Asking for gifts drives fear into the heart of many non-profit Board members. They don’t want to impose on friends or business associates. They don’t know how much to ask for.
In my experience, the biggest hang-up Board members have is that they don’t know how to ask – what words to use when that moment comes.
All of this is perfectly normal. If asking for gifts came easy, non-profits would be awash in revenue raised by Board members.
Certain words or phrases you definitely do not want to use – like, “Can I put you down for $1,000?” Donors don’t want to feel like they are being inventoried.
Also avoid phrases like, “Will you give us $1,000?” While direct, it can put donors on the spot and can force a quick decision. The larger the request, the more time a donor will need to make a decision.
That’s where the three most important words in fundraising come in. These are the words that, when combined with a strong case for support and the right amount, will lead to a greater likelihood of success. Plus, using these three words conveys respect for the person of whom the gift is being asked. In my experience, the use of these words was never received offensively by the prospective donor.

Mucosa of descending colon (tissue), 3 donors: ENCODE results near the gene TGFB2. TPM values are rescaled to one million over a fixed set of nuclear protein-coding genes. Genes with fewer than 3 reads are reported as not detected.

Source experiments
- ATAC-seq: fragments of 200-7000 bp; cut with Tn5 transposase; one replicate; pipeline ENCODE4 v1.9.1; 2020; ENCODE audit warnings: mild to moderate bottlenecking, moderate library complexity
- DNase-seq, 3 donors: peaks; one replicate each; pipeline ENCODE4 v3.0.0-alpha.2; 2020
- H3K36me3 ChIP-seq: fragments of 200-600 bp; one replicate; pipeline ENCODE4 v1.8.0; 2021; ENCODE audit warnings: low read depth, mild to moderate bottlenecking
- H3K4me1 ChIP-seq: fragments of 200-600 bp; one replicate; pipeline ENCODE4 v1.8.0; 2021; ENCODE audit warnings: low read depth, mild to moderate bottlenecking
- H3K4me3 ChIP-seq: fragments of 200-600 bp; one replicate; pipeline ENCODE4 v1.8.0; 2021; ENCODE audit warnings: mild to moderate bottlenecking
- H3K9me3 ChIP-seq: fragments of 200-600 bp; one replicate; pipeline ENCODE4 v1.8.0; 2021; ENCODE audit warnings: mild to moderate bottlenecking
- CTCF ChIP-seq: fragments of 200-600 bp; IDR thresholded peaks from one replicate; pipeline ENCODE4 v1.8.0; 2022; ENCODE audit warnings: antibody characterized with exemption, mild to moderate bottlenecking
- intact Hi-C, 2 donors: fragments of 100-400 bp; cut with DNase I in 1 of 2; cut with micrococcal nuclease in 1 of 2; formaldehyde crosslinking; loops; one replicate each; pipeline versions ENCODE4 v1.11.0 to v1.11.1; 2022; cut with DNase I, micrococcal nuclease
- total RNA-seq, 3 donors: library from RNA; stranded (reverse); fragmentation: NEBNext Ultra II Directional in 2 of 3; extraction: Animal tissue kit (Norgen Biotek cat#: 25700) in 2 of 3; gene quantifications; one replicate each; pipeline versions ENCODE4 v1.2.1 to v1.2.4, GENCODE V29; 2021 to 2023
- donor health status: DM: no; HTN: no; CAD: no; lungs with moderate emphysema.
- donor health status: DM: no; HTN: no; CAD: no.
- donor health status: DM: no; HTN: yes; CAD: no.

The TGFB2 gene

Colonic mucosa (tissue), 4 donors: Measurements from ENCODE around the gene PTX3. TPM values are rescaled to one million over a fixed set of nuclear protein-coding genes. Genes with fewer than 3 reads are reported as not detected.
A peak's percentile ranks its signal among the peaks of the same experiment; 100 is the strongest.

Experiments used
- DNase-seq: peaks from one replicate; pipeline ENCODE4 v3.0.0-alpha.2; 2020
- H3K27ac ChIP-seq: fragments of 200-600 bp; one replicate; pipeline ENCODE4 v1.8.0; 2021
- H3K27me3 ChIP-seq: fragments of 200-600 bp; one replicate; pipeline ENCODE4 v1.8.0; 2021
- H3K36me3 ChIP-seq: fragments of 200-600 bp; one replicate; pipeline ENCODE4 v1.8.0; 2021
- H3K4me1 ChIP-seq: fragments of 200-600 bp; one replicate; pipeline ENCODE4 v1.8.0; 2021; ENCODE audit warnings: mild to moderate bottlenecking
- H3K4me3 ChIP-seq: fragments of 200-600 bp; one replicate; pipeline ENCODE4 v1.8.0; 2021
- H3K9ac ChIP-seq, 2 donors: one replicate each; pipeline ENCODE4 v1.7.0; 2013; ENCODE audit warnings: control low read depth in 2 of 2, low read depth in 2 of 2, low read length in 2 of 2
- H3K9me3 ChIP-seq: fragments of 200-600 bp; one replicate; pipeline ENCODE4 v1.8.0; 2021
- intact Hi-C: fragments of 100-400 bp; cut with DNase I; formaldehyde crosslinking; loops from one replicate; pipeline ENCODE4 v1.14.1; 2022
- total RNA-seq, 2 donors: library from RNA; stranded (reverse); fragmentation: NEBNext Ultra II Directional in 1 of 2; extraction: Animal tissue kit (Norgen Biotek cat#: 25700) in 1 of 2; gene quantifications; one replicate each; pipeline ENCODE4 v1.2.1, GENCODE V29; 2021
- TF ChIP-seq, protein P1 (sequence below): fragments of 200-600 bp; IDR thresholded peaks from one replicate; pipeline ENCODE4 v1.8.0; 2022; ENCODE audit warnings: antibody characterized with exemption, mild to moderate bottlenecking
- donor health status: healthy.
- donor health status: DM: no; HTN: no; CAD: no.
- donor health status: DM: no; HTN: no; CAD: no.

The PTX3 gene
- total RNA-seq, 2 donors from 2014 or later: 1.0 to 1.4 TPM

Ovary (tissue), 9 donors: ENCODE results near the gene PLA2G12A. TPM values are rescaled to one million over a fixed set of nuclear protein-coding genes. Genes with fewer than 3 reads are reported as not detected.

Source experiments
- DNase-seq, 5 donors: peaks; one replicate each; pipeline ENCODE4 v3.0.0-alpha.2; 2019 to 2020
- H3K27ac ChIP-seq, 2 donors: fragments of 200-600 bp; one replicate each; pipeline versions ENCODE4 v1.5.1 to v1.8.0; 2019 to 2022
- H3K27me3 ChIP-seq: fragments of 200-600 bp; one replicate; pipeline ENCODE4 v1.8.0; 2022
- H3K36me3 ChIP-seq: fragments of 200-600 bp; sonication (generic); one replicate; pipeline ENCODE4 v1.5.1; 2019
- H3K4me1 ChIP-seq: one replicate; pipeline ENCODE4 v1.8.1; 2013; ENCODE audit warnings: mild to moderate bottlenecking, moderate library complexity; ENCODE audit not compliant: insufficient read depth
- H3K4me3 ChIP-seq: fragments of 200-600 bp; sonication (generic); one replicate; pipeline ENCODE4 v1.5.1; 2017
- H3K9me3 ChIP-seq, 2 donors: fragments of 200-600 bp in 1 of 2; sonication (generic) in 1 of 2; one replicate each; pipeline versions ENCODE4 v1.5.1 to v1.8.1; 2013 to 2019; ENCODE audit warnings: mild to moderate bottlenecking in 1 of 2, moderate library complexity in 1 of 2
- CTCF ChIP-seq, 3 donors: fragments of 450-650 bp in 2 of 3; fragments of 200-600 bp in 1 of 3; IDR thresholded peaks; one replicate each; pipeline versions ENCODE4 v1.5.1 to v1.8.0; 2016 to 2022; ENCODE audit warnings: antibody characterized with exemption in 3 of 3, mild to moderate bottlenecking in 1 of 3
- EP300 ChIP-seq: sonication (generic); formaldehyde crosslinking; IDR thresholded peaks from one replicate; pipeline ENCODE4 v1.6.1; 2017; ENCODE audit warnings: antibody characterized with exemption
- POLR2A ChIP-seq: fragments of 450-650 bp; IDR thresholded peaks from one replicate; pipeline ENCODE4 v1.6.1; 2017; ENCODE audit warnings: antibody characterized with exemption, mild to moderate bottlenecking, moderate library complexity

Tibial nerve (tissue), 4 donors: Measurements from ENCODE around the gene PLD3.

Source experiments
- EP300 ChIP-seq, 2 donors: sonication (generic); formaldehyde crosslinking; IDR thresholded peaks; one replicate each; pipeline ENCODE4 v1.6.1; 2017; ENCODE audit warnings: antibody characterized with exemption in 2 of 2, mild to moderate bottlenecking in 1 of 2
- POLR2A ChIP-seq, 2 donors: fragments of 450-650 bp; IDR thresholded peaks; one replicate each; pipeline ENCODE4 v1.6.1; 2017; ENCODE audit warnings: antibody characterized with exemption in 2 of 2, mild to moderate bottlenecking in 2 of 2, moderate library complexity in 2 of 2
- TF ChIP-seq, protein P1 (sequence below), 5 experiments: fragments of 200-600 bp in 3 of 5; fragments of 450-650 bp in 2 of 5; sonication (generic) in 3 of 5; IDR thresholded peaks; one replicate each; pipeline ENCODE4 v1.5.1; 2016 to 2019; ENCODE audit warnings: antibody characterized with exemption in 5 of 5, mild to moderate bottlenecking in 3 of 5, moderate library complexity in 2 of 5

Ready for them? Here they are:
“Would you consider…”
Here’s how they would be used:
“Jane, would you consider a gift of $1,000 to help us reach more children in need?”
I’ve used these words effectively many times when soliciting planned gifts:
“Ed, would you consider including us in your estate plan?”
Another variation is in the form of a statement rather than a question: “John, I would like you to consider a gift of $1,000 in support of our scholarship fund so that needy students can attend our school.”
It’s a subtle difference – asking someone for a gift vs. asking someone to consider a gift. That difference, from the donor’s perspective, is crucial. The request to consider a gift is respectful, low pressure, and non-threatening.
Even better, your donor’s response can only be – “no,” meaning they will not consider a gift; or “yes,” meaning they will consider it, in which case you can shift the conversation toward how long their decision process might be.
For any Board member uncomfortable with asking for a gift, those three important words should help relieve the fear and pressure that comes with the responsibility of raising support for the causes you hold most dear.
Comments or feedback? Contact me on Twitter @juanros.